The Pragmatic Craftsman :: Simplicity from complexity : by Stanley Kubasek ::

Thoughts on Object Oriented Programming

Object Oriented programming is hard. It’s easy to program in a language like Java, but hard to get it right. Why?

Because Object-Oriented programming is more than just writing classes and methods. OO programming is way more than that.

I think the hardest thing in OO programming is the ability to create objects with cohesive functionality. The ability to assign responsibility well is the key to object oriented programming. And that is hard.

To see where you are, ask yourself this question: what is an object? Is it an instance of a class? Or is it a data structure? If any of those two, you don’t think in objects.

I think to truly program in an object-oriented way, you have to treat your objects as a set of responsibilities. Object oriented programming then is creating and assigning responsibilites to different objects. OO programming is creating a set of objects that are able to collaborate to achieve a task.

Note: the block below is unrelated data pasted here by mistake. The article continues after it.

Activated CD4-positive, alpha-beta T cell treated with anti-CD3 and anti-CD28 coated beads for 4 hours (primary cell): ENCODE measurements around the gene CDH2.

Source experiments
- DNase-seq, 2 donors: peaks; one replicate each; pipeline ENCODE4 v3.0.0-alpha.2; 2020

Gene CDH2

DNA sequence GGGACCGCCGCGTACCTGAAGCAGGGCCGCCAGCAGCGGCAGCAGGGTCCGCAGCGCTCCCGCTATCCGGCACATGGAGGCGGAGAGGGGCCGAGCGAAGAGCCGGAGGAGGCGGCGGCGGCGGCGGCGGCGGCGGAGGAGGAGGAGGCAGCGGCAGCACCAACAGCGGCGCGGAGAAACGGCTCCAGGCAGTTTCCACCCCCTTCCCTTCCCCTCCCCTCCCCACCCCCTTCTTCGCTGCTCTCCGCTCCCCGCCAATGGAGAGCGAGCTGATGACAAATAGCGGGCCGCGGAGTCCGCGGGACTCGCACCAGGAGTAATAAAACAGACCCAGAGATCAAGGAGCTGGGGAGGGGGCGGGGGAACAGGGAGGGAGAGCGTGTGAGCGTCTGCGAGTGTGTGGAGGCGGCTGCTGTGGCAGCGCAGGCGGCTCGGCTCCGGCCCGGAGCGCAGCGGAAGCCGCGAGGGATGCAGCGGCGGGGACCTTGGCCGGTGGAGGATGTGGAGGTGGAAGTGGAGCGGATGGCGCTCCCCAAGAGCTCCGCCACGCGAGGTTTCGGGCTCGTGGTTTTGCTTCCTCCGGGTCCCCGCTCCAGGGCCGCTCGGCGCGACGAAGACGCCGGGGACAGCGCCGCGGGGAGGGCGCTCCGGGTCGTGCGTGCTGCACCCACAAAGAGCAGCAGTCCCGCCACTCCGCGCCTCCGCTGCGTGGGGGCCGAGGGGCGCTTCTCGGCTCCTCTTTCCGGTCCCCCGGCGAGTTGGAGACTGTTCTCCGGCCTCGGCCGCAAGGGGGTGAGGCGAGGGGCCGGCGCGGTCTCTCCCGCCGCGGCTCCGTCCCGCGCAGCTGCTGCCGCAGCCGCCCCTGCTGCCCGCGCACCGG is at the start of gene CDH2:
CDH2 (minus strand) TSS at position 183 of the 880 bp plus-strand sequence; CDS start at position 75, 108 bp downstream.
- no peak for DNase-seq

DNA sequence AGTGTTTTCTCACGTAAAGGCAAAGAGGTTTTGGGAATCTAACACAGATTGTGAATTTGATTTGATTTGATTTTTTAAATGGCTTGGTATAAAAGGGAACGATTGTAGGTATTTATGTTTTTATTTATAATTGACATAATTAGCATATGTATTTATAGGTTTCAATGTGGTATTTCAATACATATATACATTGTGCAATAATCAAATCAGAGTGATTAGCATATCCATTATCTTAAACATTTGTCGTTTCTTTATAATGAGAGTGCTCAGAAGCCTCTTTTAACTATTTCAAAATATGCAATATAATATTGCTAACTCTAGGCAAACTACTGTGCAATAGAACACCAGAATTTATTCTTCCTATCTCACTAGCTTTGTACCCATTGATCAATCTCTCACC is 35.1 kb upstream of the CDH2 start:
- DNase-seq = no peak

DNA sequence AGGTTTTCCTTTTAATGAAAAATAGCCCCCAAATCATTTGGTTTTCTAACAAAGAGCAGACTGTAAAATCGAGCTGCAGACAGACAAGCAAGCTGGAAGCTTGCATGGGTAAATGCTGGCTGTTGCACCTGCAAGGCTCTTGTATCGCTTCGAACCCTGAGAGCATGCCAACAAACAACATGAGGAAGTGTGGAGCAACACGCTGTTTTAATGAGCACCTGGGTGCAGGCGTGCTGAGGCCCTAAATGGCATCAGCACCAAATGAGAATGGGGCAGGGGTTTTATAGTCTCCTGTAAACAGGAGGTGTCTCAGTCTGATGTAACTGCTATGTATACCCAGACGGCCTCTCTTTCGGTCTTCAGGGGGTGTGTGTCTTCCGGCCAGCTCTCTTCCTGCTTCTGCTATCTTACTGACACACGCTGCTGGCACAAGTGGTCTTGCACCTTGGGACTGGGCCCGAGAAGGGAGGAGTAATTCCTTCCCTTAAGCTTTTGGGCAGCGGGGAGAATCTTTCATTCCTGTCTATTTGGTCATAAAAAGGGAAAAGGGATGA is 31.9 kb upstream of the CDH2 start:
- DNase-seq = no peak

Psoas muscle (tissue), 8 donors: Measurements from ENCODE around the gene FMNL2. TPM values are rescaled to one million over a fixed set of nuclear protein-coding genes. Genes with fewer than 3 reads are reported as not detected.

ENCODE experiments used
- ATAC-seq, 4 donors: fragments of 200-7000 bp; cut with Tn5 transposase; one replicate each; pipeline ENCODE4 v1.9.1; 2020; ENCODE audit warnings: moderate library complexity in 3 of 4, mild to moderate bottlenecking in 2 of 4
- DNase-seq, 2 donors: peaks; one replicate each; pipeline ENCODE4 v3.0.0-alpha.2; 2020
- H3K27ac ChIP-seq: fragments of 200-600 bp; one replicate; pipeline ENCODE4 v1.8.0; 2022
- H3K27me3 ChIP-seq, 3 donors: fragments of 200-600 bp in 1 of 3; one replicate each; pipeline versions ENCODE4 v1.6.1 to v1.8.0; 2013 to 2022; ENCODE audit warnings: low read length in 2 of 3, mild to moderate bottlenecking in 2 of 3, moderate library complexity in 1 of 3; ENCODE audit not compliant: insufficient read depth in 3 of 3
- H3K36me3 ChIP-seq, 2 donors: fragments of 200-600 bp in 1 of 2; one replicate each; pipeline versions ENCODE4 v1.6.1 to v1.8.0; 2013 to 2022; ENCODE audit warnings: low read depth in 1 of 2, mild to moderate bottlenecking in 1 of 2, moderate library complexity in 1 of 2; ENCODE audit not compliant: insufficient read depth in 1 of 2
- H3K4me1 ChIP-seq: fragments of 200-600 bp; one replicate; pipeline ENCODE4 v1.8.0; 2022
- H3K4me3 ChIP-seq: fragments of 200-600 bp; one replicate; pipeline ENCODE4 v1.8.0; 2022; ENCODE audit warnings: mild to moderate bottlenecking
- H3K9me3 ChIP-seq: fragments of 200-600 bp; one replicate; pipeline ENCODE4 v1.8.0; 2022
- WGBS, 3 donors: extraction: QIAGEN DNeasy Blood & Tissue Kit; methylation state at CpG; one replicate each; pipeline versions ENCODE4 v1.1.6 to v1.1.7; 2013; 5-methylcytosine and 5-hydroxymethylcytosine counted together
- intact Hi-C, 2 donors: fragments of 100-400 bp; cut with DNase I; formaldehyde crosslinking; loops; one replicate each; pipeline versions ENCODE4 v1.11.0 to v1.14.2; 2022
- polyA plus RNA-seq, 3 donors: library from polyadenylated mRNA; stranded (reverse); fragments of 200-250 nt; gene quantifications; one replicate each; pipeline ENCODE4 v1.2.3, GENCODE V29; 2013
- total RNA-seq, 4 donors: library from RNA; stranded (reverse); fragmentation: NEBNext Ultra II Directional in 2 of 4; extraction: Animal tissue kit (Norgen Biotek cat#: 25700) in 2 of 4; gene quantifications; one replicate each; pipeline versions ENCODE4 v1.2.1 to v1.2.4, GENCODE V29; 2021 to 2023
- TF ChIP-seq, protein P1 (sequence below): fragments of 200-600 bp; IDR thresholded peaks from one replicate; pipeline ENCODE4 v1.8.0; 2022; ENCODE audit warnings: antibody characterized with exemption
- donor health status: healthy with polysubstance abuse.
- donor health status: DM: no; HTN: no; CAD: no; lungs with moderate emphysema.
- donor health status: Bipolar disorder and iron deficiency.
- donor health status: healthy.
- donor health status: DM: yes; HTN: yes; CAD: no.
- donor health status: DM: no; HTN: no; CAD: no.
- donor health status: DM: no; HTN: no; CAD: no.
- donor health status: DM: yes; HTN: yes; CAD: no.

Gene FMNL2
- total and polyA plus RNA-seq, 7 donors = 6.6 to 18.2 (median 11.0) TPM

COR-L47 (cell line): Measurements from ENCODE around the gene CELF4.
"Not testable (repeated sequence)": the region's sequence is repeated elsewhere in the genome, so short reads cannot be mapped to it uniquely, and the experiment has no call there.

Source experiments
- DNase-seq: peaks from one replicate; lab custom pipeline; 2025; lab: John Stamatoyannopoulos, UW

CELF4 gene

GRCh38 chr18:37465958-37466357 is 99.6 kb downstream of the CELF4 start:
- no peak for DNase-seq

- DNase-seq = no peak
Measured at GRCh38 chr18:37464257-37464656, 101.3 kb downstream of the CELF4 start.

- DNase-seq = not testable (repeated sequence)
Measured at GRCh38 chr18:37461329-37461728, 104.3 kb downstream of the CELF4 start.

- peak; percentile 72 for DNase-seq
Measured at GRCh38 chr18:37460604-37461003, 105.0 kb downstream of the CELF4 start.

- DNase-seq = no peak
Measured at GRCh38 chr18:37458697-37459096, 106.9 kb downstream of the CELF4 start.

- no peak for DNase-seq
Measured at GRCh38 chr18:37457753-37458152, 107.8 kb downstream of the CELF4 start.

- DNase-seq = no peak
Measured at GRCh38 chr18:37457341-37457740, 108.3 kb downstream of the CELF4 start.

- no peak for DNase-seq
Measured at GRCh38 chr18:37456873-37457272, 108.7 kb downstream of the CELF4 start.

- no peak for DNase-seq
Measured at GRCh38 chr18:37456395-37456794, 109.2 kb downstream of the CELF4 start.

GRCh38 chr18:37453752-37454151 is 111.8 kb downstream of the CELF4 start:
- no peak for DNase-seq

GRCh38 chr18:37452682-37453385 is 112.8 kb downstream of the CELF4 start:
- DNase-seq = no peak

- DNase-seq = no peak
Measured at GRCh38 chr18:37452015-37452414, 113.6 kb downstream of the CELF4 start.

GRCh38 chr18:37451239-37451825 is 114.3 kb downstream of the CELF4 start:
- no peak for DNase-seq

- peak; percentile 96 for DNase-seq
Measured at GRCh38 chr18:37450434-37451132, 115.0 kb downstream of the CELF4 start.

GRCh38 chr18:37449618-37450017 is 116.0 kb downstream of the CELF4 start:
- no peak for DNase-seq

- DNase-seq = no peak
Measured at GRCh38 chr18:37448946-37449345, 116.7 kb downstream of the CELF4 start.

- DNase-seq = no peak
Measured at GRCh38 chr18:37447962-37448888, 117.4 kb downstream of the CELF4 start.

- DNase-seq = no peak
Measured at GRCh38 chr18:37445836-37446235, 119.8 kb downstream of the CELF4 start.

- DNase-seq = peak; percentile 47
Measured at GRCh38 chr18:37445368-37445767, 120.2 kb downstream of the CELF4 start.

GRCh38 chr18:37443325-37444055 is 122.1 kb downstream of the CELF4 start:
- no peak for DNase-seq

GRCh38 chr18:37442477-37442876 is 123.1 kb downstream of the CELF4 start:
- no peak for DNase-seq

Also, it’s important to spread the functionalities (more or less) equally to several objects. It’s important to have objects that do several (Grady Booch recommends 3 to 5) of related tasks and do it well: specialized (cohesive) objects. That’s why your classes should not be too large. It is a sign that your class does too much — it has too many responsibilities — if it is large. It’s usually good then to break up that class into more specialized classes.

The biggest benefit of OO, I think, is the ability to think more abstractly. It’s the ability to concentrate on a higher level. It’s like programming in Java vs C++. In Java, you don’t have to worry about pointers and references. You are working on a higher level. I think you can accomplish more that way (and save your brain for other tasks ;-) ).

To be a good programmer, better coder, you have to be a good OO programmer. It’s not an easy thing.

2 Responses to “Thoughts on Object Oriented Programming”

  1. Hoodlum Physicist says:
  2. Stanley Kubasek says:

    Hoodlum,
    Thanks for a great response!
    I’m more of a “craftsman” wannabe. I want to become one by constantly learning, constantly getting better — you summarized it nicely. :-)
    One thing that I like is clean, simple solutions. I work hard to achieve that — I have not seen too many solutions like that in the workplace. And that — making complex things simple — is the hardest part of programming — crafting. :-)

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